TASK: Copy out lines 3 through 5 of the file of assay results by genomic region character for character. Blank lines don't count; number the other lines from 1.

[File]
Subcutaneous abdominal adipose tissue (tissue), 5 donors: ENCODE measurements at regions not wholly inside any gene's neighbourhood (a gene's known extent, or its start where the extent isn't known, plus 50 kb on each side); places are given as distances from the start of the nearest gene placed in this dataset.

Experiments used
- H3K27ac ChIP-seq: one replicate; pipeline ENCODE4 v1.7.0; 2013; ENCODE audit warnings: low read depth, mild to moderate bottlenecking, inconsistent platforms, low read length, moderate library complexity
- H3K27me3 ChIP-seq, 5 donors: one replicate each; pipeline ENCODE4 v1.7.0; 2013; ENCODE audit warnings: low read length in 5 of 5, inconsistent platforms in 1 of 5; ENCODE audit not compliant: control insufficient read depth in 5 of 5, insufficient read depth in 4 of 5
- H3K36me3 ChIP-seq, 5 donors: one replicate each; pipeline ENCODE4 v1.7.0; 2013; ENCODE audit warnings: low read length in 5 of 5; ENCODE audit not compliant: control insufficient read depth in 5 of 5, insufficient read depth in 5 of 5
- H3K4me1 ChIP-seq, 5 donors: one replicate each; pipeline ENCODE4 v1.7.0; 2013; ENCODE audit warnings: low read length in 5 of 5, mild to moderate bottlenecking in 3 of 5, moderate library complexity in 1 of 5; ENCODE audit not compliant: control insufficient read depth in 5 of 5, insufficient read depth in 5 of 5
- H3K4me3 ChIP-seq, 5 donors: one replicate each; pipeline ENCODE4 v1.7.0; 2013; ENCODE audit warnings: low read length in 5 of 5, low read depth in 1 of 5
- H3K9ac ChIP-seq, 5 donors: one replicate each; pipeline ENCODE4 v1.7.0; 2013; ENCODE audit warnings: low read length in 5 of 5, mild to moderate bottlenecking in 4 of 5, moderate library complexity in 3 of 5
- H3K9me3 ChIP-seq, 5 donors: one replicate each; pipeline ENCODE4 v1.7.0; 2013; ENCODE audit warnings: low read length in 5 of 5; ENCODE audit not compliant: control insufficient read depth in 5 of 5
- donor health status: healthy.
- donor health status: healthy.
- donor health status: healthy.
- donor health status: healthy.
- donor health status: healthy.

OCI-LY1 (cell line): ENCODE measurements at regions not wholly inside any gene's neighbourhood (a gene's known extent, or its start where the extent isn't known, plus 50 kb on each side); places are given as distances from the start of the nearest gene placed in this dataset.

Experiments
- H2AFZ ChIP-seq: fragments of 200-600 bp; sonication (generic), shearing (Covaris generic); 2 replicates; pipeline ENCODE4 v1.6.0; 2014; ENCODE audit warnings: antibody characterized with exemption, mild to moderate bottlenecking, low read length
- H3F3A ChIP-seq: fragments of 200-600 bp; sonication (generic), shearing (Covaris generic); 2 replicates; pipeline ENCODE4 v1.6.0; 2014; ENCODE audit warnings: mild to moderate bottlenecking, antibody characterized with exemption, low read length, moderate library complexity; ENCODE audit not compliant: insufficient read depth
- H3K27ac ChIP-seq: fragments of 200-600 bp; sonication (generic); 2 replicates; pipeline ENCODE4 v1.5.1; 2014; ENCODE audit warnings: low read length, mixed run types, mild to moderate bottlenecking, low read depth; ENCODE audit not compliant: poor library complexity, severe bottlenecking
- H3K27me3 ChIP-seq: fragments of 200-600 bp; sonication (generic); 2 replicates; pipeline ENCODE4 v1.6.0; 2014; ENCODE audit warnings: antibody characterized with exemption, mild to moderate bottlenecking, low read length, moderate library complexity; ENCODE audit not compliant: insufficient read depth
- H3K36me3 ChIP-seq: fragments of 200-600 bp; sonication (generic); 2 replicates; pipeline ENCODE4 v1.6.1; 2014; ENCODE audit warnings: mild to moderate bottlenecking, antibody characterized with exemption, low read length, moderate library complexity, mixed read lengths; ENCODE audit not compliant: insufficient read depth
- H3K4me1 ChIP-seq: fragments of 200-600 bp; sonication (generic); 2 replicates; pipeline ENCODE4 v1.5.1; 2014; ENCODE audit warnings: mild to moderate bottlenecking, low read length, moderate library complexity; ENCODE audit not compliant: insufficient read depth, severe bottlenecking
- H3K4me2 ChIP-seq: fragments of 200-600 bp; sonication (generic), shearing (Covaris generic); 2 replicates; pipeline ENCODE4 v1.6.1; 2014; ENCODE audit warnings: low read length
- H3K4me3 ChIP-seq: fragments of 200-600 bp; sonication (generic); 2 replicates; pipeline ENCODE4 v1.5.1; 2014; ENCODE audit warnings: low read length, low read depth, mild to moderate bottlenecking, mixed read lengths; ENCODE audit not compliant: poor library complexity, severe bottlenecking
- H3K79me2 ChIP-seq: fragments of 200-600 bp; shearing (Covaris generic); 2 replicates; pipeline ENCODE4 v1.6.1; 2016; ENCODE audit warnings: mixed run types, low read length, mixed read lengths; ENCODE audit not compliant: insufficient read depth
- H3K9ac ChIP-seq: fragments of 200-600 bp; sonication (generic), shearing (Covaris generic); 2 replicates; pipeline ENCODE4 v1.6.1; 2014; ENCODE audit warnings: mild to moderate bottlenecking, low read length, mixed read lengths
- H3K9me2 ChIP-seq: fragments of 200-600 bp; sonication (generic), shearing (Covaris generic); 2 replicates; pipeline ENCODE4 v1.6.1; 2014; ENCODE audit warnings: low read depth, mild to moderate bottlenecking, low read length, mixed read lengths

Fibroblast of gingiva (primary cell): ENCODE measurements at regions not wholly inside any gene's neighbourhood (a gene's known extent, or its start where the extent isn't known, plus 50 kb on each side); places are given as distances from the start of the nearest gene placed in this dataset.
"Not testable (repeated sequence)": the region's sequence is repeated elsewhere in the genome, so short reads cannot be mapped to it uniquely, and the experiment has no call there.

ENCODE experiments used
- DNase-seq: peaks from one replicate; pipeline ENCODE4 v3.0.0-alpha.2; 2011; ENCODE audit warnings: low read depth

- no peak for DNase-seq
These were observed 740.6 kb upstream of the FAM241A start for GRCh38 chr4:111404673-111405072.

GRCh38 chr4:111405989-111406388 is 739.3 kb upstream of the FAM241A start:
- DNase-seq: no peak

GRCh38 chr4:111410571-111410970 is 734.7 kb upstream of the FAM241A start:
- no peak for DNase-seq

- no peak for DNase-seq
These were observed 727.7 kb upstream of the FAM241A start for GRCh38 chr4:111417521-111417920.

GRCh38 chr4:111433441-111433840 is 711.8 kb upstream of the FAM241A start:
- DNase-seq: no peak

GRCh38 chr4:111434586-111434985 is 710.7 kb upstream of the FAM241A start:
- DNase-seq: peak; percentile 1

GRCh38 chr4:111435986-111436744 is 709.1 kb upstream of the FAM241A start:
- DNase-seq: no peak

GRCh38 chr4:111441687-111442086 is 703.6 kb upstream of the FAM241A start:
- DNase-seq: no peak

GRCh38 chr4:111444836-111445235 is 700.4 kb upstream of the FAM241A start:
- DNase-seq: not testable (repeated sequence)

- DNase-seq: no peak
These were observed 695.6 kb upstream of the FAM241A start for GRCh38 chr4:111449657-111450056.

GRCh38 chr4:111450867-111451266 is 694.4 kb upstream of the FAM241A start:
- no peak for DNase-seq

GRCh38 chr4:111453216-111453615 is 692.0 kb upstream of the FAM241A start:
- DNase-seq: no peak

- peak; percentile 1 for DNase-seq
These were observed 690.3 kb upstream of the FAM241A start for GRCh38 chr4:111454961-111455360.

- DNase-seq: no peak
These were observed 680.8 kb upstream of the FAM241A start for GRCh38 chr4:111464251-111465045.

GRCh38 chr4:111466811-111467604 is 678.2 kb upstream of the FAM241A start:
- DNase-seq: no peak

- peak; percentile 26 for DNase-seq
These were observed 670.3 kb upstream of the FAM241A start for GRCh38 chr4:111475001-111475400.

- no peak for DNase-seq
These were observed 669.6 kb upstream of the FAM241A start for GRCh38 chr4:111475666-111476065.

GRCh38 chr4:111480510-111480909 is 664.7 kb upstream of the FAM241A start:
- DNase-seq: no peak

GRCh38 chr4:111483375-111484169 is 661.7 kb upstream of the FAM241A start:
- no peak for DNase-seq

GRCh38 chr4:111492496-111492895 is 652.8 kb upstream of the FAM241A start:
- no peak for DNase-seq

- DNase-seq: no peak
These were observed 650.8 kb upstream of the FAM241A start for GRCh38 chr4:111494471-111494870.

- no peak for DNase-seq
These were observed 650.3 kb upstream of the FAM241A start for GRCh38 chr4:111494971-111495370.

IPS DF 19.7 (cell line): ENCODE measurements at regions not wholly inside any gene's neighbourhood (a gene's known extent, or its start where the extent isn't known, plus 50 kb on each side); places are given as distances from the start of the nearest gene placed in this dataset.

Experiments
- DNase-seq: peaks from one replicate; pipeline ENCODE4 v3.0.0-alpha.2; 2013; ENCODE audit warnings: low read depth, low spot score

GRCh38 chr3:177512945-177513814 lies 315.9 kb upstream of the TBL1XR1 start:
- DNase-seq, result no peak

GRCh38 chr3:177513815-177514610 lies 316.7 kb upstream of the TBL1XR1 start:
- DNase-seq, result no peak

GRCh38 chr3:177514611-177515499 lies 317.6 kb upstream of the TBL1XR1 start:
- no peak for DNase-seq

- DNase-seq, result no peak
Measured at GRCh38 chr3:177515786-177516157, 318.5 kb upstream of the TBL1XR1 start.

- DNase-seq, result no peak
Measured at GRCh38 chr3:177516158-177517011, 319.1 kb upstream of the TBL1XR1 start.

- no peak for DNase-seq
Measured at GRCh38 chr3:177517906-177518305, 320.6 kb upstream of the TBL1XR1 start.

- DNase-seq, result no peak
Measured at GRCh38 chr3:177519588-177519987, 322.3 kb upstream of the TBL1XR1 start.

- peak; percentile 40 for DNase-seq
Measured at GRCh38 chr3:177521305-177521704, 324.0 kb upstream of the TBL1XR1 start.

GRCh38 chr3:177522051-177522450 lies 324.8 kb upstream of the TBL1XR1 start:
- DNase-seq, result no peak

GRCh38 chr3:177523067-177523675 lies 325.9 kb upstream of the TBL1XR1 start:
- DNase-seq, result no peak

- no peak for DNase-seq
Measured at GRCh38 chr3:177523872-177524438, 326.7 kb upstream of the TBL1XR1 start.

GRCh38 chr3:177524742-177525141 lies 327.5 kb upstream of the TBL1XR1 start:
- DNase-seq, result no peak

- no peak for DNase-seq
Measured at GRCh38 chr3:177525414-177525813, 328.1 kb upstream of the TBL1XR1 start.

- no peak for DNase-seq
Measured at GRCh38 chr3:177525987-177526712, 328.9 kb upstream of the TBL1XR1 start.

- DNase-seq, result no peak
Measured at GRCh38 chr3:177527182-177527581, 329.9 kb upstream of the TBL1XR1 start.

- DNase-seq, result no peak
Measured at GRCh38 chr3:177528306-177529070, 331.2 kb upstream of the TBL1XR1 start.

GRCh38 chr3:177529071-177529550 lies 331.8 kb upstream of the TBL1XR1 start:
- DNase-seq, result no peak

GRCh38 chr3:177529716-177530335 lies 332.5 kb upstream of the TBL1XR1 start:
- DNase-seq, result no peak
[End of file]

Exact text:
- H3K27ac ChIP-seq: one replicate; pipeline ENCODE4 v1.7.0; 2013; ENCODE audit warnings: low read depth, mild to moderate bottlenecking, inconsistent platforms, low read length, moderate library complexity
- H3K27me3 ChIP-seq, 5 donors: one replicate each; pipeline ENCODE4 v1.7.0; 2013; ENCODE audit warnings: low read length in 5 of 5, inconsistent platforms in 1 of 5; ENCODE audit not compliant: control insufficient read depth in 5 of 5, insufficient read depth in 4 of 5
- H3K36me3 ChIP-seq, 5 donors: one replicate each; pipeline ENCODE4 v1.7.0; 2013; ENCODE audit warnings: low read length in 5 of 5; ENCODE audit not compliant: control insufficient read depth in 5 of 5, insufficient read depth in 5 of 5